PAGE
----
HOSTED by Gráinne Seoige, the Electric Ireland Feis Ceoil runs this week in the RDS, with 5,000 participants in 180 competitions.
The feis ceoil caters for a range of classical instruments and voice, and has changed little since it began in 1896. It is an opportunity for young musicians to test themselves against their peers and perform on a public stage. For the public, it is an opportunity to assess new talent.
The feis chief executive is Laura Gilsenan, who was a singer and who understands the pressures of performing. “It is quite remarkable that the structure of the competition is the same as it always was,” she says. “The numbers are actually better than ever. Classical music doesn’t appeal to everyone, but the people involved tend to be passionate about it and there are a lot of great teachers out there. The sense of camaraderie that children get as they interact is timeless, whether as part of a sports team or an orchestra or a choir.”
Laura says competing stands to the participants as they move on with their lives. “It is not like a music exam,” she says. “There is an adjudicator, but there may also be a room full of other competitors and teachers and that situation requires a measure of poise and confidence. It builds skills that are applicable in other facets of their lives. It is always good to see young, shy children who return year after year with more confidence and self-belief. These changes aren’t all down to the feis experience, but it is a contributing factor.”
The competitions at junior levels will not necessarily appeal to the public. The senior competitions are at a high standard and have considerable musical merit. “The competitions are open to the general public and it costs five euro a day,” she says. “We are always trying to raise the profile of the competition. There are groups of people that attend every year; some came to see relatives at a previous competition and decide to come back again, some competed themselves at some stage, and we get a light scattering of tourists.”
Talent competitions have been popularised by TV shows such as X Factor. Despite the manipulation, such shows have thrilling moments: the powerful and unexpected performance of Susan Boyle, for example. For lovers of classical music, the feis has similar surprises. “They come in two categories,” she says. “The first is when a young competitor blows you away with their technical ability and skill. The second is recognition of the collective talent out there, when each competitor is better than the last. You might think that it would get boring, but it never does.”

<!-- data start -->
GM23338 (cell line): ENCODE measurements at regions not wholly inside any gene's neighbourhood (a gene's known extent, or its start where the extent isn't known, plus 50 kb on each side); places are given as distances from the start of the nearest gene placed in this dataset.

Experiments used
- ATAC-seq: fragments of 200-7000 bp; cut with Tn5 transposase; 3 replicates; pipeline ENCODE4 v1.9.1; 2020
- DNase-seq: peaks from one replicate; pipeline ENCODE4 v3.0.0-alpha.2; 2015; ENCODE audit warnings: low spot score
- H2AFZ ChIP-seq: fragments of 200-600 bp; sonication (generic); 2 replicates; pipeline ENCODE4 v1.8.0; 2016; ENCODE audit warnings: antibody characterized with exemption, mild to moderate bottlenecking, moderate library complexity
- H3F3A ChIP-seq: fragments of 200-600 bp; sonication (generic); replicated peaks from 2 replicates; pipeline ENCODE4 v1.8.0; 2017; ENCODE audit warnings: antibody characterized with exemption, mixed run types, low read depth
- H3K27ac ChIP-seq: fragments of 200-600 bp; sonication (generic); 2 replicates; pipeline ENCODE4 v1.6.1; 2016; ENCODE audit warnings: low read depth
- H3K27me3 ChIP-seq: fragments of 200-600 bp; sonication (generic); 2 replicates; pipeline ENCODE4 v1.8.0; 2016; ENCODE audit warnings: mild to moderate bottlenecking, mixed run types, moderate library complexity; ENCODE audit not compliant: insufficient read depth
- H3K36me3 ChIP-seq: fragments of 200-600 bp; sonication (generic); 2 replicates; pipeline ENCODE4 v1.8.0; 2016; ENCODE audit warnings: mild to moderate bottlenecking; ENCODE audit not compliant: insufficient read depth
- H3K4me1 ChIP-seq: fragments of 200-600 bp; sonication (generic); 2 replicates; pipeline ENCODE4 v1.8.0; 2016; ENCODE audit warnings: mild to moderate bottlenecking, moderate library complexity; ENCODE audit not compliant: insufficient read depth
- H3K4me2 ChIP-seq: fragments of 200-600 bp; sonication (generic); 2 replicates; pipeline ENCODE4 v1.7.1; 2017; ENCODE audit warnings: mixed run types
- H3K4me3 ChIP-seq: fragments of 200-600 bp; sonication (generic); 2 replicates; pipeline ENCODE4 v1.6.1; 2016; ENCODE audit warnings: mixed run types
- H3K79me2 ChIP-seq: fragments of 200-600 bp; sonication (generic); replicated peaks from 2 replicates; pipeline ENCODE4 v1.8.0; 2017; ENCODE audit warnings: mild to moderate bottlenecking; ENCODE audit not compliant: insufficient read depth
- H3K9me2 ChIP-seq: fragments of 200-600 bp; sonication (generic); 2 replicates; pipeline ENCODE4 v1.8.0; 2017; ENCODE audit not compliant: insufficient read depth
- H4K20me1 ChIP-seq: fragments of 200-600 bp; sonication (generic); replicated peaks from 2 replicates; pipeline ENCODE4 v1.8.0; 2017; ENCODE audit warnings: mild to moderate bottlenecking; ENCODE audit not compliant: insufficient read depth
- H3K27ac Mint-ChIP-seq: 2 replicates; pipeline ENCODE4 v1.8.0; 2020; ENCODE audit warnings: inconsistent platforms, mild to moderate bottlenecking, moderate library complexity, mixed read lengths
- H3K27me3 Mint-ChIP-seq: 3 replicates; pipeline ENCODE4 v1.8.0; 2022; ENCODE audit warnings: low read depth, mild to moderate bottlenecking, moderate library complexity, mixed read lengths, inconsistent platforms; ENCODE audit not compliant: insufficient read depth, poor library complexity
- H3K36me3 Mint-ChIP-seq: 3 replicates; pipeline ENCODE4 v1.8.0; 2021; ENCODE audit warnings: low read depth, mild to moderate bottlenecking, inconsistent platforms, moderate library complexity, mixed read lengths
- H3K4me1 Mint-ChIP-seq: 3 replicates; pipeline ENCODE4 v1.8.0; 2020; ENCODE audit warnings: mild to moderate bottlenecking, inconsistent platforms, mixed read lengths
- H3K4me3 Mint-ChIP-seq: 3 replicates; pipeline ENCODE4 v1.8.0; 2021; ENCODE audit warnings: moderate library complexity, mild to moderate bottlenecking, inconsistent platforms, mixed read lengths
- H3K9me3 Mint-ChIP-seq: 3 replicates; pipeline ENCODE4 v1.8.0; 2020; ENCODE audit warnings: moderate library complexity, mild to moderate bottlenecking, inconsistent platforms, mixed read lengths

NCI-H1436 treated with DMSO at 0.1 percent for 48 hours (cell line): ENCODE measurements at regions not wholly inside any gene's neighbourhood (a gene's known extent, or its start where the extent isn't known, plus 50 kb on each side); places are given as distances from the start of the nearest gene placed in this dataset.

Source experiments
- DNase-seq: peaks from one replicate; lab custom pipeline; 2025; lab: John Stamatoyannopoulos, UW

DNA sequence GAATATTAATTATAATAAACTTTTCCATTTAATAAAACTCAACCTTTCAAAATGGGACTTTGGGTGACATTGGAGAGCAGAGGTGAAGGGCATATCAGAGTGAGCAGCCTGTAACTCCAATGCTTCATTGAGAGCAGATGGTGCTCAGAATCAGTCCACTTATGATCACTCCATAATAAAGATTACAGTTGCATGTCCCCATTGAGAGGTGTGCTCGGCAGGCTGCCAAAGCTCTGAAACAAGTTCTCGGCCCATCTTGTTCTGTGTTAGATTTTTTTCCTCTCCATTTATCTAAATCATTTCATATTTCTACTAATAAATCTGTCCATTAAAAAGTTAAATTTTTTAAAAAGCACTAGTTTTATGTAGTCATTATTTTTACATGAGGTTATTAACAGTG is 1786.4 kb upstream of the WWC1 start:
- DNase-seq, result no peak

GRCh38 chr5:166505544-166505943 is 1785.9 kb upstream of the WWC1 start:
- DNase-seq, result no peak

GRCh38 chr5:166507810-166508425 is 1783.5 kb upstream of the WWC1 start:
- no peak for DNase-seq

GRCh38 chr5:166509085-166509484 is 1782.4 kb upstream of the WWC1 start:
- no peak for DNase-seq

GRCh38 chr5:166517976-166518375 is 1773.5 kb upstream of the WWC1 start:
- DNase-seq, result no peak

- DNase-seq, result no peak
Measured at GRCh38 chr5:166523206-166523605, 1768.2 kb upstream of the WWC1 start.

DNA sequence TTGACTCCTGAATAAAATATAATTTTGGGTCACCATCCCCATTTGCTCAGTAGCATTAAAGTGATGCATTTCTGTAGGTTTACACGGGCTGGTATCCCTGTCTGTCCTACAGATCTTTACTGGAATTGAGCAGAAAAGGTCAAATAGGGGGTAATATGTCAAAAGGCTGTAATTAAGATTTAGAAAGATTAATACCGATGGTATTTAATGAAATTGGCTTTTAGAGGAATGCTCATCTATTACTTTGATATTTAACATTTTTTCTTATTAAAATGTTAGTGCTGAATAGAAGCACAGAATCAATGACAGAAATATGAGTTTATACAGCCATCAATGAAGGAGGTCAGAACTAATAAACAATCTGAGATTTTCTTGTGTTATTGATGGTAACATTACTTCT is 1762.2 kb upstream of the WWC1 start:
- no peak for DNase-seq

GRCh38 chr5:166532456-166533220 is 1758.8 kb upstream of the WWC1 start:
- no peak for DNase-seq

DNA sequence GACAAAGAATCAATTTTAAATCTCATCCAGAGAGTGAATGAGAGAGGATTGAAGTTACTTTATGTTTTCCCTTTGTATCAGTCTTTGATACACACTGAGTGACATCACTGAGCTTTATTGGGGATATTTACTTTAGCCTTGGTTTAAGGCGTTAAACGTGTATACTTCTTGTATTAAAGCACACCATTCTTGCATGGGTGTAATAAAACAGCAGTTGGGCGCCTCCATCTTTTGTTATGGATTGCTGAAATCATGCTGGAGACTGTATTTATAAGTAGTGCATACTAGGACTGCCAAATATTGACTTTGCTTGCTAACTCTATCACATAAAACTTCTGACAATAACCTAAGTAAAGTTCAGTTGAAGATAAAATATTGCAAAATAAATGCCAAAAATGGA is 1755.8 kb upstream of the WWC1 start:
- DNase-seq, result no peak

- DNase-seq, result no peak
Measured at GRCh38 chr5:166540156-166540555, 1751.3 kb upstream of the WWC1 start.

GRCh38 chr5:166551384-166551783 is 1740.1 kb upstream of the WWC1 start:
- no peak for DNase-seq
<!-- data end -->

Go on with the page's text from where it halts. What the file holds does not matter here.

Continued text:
Tom Jansson is a music teacher at the Cork School of Music and has three children competing at the feis: Ellen, aged 15, on piano, Kevin, aged 11, on piano and violin, and Anna, aged eight, on violin and piano. From both a personal and professional viewpoint, he says the feis is a great opportunity. “They love the buzz but it is a nervous excitement,” he says. “Practising is one thing, but performing on the day is something completely different. The stimulation of the other people around you raises the bar and can bring out a better performance. However, for that to happen you have to harness that nervous energy. I remember feeling sick as a dog before a competition and you never conquer that completely. You need to recognise that sensation and work with it. If you don’t feel any nerves, then the music is probably no longer important enough. If you can give a good performance, even if you don’t win, then that confidence will spur you on. If you prove yourself in any walk of life, that spills over into the rest of your world.”
Despite the myriad of competing interests available to children, ranging from tennis to X Box, he says that classical music remains strong. “Certainly, the numbers auditioning for the School of Music remain high,” he says. “It is important to remember that it is not all about the competition. The feis provides a performance venue with a competitive edge, and, particularly, if they have good teachers many of the participants will come to love the music they play. You get sucked into the atmosphere and excitement, and sometimes the depth of the musical talent on show takes your breath away.”